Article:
While stock price movements on stock charts alone can tell you a lot about the likely future movement of the stock, additional calculations can yield indicators that bring out hard-to-see information about the underlying trends in the stock’s price movement. One such indicator is the Relative Strength Index or “RSI indicator,” and in this article I’ll explain what it is and how to set it up in Stock TickerPicker.
The RSI indicator measures the speed and change of price movements. It is calculated like so:
RSI=100- 100/(1+ave gain over X periods/ave loss over X periods)
where the default value for X is usually taken to be 14 periods. The more that large gains have dominated over large losses during the past 14 periods, the smaller the number subtracted from 100 will be and the closer to 100 the RSI will be. On the other hand, the smaller the average gain is relative to the average loss over the last 14 periods, the larger the number subtracted from 100 will be and the closer to zero the RSI will be. Thus, the net effect of this is to give you an oscillating indicator, moving between 0 and 100. You can plot this on a chart over time, showing the RSI movement.
When the RSI is reading less than 30, it is generally considered “oversold” (heavy losses relative to gains) and is signaling a buy. When the RSI is reading greater than 70, it is generally considered “overbought” (heavy gains relative to losses) and is signaling a sell.
Stock TickerPicker shows you the RSI by default on the stock chart screen:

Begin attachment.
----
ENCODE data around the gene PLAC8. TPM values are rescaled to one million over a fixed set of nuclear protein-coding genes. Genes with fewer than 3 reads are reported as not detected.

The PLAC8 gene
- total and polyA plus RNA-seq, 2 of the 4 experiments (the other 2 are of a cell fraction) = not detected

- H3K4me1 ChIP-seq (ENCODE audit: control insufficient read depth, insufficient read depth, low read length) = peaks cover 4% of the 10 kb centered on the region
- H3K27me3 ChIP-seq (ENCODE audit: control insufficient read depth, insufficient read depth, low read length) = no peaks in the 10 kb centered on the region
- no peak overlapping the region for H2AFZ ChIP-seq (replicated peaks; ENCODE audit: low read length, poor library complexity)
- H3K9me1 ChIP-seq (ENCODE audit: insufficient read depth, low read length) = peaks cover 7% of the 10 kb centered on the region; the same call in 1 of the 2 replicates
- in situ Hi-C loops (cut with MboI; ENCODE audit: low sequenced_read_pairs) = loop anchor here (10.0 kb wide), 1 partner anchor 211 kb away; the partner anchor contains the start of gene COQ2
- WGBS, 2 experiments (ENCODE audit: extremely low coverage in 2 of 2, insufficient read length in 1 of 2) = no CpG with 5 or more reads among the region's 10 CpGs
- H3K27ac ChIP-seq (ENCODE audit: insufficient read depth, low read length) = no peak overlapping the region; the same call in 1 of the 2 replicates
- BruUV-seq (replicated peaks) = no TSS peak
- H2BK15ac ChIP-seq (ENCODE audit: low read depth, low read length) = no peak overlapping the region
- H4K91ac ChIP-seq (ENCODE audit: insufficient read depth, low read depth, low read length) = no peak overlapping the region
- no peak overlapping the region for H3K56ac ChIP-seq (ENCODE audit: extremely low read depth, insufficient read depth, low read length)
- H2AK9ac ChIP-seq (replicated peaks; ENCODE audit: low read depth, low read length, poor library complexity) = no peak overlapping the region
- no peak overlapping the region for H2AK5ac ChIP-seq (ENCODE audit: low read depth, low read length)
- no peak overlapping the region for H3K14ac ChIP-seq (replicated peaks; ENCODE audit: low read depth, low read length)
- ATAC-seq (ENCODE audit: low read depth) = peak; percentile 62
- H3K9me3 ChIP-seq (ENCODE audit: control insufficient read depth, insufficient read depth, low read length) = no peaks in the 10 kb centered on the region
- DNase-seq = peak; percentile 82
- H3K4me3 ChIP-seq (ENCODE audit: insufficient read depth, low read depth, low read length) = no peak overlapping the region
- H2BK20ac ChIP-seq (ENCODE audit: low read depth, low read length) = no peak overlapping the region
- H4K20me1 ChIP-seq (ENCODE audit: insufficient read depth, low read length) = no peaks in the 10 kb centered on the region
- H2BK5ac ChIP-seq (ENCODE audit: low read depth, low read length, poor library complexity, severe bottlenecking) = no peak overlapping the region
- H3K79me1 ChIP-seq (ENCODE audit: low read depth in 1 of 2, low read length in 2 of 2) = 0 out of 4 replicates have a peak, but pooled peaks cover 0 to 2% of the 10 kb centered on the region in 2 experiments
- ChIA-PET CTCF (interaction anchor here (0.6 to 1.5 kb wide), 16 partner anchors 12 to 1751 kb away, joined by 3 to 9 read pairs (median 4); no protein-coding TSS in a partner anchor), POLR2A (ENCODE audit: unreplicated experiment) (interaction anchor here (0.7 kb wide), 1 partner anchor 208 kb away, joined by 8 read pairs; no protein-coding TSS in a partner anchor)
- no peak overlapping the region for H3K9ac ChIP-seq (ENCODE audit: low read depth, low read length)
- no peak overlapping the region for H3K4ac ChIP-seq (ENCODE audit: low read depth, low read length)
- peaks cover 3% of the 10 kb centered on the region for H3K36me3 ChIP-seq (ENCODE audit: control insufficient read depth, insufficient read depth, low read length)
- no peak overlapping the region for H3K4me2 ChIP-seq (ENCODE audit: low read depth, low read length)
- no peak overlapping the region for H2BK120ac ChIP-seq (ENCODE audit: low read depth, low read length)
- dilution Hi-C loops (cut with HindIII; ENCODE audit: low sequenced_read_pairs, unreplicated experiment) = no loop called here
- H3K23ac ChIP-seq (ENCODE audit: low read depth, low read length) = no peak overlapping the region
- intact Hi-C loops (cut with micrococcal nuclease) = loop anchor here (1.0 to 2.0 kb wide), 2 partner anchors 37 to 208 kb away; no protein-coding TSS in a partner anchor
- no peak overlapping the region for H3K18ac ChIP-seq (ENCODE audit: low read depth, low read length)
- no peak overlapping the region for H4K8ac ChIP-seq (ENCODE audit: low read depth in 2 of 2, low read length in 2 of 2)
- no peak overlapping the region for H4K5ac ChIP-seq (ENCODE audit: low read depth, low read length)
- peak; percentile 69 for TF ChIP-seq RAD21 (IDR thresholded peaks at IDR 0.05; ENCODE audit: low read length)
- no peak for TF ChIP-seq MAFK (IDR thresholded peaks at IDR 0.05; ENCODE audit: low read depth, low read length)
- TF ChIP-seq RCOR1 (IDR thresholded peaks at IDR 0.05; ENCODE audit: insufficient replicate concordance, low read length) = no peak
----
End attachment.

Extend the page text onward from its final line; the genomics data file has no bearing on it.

You can see the RSI chart circled. It is a blue line that moves between 0 and 100 over time.
You can also custom configure how many loopback periods the RSI uses. The industry standard is 14 periods, but you could use a shorter number to get a more sensitive RSI (perhaps with a more volatile stock) or a longer number for less sensitivity. This is configured in Settings, where the RSI can be displayed as the top indicator or the bottom indicator below the main stock price chart:
Once you pick which indicator is displaying the RSI, you then can tap the “Configure” button and you’ll get an RSI configuration screen:
You can configure not only the periods but also where the overbought/oversold indicator lines are drawn. This gives you powerful customization capabilities for the RSI.
So now you’ve learned what the RSI is and how it signals whether a stock is overbought or oversold. You’ve also learned how to configure the RSI in Stock TickerPicker for iOS. In our next post, we’ll walk you through some examples of using the RSI to do technical analysis on some stocks. Stay tuned!